Are Aliens Real? 60 new planets found on galactic doorstep

  • Are Aliens Real? 60 new planets found on galactic doorstep

Are Aliens Real? 60 new planets found on galactic doorstep

One of the exoplanets, described as a hot "super Earth" has a rocky surface and is found in the fourth-nearest star system to ours.

An artist's impression of hot super-Earth, Gliese 411b.

Dr Tuomi, led the analysis of the data, he said: "It is fascinating to think that when we look at the nearest stars, all of them appear to have planets orbiting them".

Of the new planets discovered, researchers say that one - Gliese 411b - stands out.

Over the course of the 20 year survey, researchers obtained nearly 61,000 observations of 1,600 stars, according to a statement The Carnegie Institution of Science.

The planets were discovered based on observations, which were taken over 20 years by USA astronomers who used the Keck-I telescope in Hawaii as part of the Lick-Carnegie Exoplanet Survey, according to the statement.

For the first time the Lick-Carnegie Exoplanet Survey started in 1996 by Steve Vogt and Geoffrey Marcy, two famous astronomers from the University of California and Paul Butler, from the Carnegie Institute of Science, in Washington. "Over the recent years it has been established as a scientific fact that there are more planets in the Universe than there are stars".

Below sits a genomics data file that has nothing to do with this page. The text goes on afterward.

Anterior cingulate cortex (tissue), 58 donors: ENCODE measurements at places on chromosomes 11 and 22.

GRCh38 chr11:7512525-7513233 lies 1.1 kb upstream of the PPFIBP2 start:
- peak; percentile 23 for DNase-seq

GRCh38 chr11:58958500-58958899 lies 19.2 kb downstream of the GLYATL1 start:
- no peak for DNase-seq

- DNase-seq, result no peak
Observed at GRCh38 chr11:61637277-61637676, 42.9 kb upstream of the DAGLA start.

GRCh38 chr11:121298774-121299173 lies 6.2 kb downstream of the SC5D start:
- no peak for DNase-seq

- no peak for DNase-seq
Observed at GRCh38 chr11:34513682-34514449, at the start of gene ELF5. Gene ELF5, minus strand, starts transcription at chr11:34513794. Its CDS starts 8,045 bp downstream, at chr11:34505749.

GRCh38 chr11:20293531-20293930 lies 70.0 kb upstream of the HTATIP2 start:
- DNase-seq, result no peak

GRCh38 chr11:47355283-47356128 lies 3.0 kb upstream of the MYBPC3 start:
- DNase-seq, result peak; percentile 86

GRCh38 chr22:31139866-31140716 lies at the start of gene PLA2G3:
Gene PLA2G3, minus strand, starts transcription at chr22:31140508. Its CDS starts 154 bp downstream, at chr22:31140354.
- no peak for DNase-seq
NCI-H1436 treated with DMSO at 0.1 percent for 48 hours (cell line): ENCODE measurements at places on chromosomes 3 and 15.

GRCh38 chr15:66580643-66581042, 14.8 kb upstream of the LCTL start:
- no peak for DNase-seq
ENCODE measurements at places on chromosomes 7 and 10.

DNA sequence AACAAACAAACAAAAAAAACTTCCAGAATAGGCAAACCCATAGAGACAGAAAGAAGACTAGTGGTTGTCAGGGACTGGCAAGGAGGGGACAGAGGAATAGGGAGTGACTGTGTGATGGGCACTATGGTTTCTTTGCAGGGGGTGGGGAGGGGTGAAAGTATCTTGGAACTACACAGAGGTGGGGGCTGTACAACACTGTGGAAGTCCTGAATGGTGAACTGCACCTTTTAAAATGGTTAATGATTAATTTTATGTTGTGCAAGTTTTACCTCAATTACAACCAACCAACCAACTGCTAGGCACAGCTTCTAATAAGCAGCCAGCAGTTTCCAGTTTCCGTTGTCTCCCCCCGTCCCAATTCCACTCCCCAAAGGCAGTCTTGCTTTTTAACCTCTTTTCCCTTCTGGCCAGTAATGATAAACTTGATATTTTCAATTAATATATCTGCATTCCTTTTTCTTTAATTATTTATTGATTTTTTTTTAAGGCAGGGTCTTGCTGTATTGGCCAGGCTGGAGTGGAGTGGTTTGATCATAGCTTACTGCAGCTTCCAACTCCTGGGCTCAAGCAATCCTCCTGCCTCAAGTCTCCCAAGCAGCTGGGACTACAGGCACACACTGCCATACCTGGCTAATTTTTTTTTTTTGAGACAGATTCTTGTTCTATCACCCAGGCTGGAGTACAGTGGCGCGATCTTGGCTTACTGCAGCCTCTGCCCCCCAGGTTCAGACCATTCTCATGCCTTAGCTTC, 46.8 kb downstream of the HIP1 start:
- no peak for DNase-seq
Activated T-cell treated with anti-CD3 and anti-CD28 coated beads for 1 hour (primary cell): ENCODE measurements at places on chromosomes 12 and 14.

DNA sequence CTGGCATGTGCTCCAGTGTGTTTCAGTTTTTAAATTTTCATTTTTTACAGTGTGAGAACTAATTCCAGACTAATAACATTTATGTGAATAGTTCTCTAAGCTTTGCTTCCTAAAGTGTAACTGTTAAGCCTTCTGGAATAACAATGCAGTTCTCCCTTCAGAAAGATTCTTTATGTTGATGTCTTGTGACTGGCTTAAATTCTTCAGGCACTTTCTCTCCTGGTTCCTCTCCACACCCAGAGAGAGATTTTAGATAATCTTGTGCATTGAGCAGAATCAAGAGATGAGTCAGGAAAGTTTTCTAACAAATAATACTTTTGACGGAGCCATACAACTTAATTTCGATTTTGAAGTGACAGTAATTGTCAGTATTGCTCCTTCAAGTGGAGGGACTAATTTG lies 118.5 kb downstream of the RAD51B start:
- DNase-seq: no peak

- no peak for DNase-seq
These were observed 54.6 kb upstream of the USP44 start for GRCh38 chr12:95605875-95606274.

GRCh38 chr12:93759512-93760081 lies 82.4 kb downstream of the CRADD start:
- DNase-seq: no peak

But astronomers did not believe it 5 years ago, but now they believe it. It represents a good chunk of my life's work'. USA Today reported that with the help of Hawaii's Keck-I telescope, Butler stated that their discovery was a crowning glory as an astronomer as the newly discovered planets further understands and enhances the processes in planetary formations and for the effortless imaging planets in the future.

Dr Tuomi added: 'Keck-I telescope and its instruments have been wonderful tools in establishing the current consensus that virtually all stars have planets orbiting them.

The group's results were based on measuring small periodic changes in the target stars' colours, indirectly revealing the existences of the planets.

The research team discovered the planets with the iodine cell radial velocity technique.

The means it orbits its star (Proxima Centauri) at a similar distance that the Earth orbits the Sun, possibly offering all the ingredients for life.

Another aim of the astronomers was to democratise the search for planets. It is by blazing a mixture of organic molecule to point and identify amino acids, and in detecting a remote planet's habitability and NASA recently developed a new model.